Additionally, Oberman echoed the sentiment expressed by the late E. Hunter Harrison, who ran CSX, CN and CP, at various times in his career, and conceived the concept of the precision programmed railroad.

Harrison, Oberman noted, saw reciprocal switching as one of those regulations in place, but people don’t really benefit from it because individual carriers don’t have to do their job.

“My opinion is that for years many rail workers have been afraid of the term open access and I don’t know why,” Oberman said quoting Harrison. “What that tells me is that all they’re going to do is open up more competition and with a very limited number of players in North America, it’s important to maintain that competitive balance. If an individual carrier…provide the right kind of service for the customer at a fair and appropriate price, we have nothing to worry about.If we don’t provide the service, we shouldn’t be reluctant to have someone another come and provide this service.”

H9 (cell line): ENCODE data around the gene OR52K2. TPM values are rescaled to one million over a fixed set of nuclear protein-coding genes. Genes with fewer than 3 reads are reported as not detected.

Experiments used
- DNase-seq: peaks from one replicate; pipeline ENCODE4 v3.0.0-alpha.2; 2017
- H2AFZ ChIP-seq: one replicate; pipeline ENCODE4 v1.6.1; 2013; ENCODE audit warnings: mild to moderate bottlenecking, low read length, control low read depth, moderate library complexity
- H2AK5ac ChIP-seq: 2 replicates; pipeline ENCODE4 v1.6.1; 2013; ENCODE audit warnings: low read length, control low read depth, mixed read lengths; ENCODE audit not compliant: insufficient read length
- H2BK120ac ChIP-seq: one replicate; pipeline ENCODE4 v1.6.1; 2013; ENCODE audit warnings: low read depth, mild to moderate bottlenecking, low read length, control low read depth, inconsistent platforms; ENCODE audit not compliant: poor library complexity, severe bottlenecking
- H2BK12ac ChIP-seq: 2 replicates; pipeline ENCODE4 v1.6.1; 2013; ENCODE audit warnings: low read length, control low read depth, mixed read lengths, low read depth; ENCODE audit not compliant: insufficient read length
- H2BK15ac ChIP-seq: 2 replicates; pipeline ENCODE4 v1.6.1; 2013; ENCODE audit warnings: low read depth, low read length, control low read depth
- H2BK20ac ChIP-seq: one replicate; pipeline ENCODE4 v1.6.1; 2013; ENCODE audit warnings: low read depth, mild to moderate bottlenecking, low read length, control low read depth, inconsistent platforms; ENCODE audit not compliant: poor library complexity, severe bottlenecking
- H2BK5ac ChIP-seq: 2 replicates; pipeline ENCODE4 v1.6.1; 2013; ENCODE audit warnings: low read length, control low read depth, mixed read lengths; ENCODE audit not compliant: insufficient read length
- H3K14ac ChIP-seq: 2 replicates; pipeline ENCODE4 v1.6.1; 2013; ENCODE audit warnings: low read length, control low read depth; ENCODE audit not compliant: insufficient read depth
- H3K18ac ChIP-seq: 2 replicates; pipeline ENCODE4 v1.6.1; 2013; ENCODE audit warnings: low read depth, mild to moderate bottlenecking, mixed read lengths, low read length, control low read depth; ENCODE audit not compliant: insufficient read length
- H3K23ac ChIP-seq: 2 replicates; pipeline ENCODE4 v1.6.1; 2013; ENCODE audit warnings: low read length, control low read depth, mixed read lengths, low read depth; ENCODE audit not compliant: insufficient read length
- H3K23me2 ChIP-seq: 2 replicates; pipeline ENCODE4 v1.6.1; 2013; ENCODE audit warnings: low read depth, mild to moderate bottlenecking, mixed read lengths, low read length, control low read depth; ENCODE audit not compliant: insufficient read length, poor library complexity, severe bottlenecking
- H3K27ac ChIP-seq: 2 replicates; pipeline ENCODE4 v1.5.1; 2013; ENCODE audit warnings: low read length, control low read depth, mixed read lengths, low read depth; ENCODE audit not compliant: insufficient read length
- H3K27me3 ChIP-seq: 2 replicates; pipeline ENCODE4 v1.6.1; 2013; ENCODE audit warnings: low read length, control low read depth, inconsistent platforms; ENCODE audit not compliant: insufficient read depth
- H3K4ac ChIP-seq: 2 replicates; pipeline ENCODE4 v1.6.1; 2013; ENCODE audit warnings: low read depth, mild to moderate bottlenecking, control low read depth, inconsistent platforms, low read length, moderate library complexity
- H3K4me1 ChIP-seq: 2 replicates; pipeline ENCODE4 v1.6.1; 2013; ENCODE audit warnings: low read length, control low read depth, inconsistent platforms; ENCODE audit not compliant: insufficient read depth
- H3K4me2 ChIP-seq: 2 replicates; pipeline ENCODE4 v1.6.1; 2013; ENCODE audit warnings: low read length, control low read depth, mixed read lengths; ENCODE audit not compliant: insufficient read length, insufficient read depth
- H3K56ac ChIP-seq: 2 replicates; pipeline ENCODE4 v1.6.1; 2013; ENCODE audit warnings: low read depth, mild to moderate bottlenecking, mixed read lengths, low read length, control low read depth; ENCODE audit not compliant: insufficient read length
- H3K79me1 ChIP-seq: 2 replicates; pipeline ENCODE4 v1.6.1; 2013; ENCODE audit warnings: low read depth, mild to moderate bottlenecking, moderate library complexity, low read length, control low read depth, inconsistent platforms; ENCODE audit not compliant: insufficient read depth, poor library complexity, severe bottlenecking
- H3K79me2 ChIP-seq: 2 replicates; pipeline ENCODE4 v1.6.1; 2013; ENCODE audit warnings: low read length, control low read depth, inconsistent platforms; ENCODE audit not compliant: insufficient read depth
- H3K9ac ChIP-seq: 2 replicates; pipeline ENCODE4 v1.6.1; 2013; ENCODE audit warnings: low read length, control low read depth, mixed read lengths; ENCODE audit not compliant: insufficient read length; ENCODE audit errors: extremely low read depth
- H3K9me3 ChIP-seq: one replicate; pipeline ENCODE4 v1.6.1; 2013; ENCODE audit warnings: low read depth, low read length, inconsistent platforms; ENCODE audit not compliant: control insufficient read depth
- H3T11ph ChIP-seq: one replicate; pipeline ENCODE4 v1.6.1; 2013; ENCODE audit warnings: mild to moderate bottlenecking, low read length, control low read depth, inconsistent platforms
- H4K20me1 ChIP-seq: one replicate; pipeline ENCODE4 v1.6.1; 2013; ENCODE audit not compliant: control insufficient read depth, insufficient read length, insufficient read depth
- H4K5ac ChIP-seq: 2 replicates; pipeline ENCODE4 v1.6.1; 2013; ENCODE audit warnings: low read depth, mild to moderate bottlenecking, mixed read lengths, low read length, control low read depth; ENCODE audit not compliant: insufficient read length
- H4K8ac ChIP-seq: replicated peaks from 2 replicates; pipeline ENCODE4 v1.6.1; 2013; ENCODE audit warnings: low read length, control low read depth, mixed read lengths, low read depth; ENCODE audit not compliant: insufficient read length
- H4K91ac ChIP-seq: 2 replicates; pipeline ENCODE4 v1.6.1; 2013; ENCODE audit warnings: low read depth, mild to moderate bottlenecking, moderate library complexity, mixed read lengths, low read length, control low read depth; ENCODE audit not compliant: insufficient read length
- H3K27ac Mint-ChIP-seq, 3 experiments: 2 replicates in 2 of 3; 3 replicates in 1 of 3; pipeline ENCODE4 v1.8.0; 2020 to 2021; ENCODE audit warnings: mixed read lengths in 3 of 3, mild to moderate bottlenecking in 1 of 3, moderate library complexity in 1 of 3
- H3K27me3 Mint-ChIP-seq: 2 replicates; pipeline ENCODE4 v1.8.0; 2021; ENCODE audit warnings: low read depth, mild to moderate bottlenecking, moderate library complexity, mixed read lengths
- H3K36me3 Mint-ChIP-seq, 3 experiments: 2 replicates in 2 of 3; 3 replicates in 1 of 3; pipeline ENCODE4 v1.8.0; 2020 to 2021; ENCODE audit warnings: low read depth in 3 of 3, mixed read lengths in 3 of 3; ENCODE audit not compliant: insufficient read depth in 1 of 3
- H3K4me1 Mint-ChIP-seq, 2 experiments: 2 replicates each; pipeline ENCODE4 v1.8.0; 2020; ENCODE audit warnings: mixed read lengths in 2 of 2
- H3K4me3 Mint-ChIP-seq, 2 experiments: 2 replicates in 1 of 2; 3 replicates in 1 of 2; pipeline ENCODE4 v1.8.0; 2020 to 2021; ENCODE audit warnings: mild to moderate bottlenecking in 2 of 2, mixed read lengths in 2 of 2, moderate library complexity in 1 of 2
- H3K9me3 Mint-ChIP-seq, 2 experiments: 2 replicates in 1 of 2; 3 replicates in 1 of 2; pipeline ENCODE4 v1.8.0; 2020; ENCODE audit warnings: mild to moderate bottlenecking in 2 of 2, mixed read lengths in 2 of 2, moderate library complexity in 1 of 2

Oberman concluded his comments on reciprocal switching by noting that while reciprocal switching was good enough for Harrison – and it’s good enough to be accepted as a condition in many parts of the US networks that have been subject to the mergers of the years 1990 – then it should be good enough for the industry today.

About the Author

Jeff Berman, Group News Editor Jeff Berman is Group News Editor for Logistics management, Modern material handlingand Supply Chain Management Review. Jeff works and lives in Cape Elizabeth, Maine where he covers all aspects of the supply chain, logistics, freight forwarding and material handling industries on a daily basis. Contact Jeff Berman